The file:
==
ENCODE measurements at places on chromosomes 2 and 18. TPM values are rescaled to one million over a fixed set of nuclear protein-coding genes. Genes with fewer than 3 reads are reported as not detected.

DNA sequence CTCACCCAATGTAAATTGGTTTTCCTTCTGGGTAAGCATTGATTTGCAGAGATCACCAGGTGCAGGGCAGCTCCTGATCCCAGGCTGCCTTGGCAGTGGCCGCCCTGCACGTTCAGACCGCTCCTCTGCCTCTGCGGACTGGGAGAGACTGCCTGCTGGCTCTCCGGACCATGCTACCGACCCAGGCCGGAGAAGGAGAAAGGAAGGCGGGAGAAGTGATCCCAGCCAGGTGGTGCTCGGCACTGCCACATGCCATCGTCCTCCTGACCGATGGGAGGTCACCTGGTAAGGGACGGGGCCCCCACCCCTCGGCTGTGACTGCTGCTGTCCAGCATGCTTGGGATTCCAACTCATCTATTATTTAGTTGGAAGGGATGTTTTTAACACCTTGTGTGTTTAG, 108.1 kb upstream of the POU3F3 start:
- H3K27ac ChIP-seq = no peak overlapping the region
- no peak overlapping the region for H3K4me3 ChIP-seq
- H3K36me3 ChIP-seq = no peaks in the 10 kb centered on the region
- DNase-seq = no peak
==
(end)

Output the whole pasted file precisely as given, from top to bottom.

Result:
ENCODE measurements at places on chromosomes 2 and 18. TPM values are rescaled to one million over a fixed set of nuclear protein-coding genes. Genes with fewer than 3 reads are reported as not detected.

DNA sequence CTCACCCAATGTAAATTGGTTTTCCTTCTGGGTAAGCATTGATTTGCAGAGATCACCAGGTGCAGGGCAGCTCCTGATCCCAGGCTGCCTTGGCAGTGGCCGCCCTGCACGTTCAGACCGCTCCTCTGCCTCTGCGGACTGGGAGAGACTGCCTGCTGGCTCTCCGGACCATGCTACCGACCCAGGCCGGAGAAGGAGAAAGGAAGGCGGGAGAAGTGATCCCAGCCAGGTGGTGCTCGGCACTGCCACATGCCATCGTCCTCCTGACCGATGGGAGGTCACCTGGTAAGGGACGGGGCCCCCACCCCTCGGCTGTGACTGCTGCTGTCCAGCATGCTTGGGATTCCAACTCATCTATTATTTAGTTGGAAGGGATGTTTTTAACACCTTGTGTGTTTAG, 108.1 kb upstream of the POU3F3 start:
- H3K27ac ChIP-seq = no peak overlapping the region
- no peak overlapping the region for H3K4me3 ChIP-seq
- H3K36me3 ChIP-seq = no peaks in the 10 kb centered on the region
- DNase-seq = no peak